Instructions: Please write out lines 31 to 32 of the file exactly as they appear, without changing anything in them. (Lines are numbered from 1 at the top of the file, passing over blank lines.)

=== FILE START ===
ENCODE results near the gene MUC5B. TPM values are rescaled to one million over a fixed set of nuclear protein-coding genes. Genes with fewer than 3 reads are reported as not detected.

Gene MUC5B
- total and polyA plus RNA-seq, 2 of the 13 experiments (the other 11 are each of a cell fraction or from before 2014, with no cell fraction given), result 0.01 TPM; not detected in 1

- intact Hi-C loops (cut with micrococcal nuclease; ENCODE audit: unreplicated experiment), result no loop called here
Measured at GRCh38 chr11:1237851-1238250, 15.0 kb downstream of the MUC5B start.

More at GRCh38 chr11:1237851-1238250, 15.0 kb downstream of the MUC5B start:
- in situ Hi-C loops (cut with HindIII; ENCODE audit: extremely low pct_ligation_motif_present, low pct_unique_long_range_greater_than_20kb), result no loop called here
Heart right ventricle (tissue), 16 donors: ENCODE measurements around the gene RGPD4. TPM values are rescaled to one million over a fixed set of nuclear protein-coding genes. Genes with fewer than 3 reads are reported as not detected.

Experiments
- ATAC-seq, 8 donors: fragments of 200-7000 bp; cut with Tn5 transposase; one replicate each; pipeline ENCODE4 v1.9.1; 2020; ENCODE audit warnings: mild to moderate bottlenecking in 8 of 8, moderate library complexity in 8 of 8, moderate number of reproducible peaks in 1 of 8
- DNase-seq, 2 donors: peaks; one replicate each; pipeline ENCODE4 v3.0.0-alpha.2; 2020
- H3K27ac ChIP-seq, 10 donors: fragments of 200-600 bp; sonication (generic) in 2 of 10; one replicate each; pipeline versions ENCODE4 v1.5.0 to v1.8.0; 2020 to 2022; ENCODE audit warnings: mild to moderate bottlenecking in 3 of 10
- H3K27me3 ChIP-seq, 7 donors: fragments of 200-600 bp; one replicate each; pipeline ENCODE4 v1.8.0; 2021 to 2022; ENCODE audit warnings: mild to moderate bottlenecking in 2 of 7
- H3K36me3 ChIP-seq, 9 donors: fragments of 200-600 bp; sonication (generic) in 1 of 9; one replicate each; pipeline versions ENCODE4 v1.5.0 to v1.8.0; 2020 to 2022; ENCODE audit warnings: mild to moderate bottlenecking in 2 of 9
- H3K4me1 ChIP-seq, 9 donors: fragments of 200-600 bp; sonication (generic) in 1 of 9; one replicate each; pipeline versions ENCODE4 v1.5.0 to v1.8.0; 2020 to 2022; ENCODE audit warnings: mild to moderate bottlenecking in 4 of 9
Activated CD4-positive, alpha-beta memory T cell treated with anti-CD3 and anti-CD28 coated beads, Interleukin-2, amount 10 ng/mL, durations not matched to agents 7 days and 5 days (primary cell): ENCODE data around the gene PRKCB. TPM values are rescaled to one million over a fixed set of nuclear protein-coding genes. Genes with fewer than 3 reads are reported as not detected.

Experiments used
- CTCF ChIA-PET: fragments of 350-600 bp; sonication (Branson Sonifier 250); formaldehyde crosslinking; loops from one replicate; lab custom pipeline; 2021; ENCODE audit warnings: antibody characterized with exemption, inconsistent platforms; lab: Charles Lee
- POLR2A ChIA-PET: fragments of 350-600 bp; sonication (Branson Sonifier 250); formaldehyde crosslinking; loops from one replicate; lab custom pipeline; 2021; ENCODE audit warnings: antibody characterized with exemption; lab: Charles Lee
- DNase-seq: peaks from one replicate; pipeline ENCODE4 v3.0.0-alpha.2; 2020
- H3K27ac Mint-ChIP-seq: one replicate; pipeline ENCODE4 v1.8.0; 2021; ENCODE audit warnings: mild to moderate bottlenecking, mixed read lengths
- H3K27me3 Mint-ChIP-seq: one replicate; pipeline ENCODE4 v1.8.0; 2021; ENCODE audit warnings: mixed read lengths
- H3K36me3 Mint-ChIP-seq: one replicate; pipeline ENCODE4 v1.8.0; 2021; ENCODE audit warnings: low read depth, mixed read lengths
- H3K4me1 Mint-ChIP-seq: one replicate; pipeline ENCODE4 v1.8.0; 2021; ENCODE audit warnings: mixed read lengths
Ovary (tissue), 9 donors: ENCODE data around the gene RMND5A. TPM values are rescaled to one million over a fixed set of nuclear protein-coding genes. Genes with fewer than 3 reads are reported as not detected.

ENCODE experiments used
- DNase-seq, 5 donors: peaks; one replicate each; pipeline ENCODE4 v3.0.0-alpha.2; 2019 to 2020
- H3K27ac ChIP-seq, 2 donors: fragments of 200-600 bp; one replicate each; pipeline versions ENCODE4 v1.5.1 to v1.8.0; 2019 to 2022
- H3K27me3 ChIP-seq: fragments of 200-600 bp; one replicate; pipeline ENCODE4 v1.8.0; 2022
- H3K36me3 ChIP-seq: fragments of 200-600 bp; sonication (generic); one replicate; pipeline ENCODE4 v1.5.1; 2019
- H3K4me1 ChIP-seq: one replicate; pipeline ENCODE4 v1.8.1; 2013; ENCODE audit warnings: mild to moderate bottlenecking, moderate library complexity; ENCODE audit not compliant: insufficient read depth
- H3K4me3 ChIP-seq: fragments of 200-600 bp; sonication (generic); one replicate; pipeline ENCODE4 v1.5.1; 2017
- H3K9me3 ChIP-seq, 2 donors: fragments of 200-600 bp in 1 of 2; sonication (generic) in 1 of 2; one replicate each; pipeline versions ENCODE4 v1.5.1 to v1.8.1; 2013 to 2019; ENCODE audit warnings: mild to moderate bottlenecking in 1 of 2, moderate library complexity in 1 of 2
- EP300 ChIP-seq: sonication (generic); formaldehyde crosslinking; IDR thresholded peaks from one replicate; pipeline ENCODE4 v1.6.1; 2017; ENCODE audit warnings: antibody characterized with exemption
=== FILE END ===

- H3K4me1 ChIP-seq: one replicate; pipeline ENCODE4 v1.8.1; 2013; ENCODE audit warnings: mild to moderate bottlenecking, moderate library complexity; ENCODE audit not compliant: insufficient read depth
- H3K4me3 ChIP-seq: fragments of 200-600 bp; sonication (generic); one replicate; pipeline ENCODE4 v1.5.1; 2017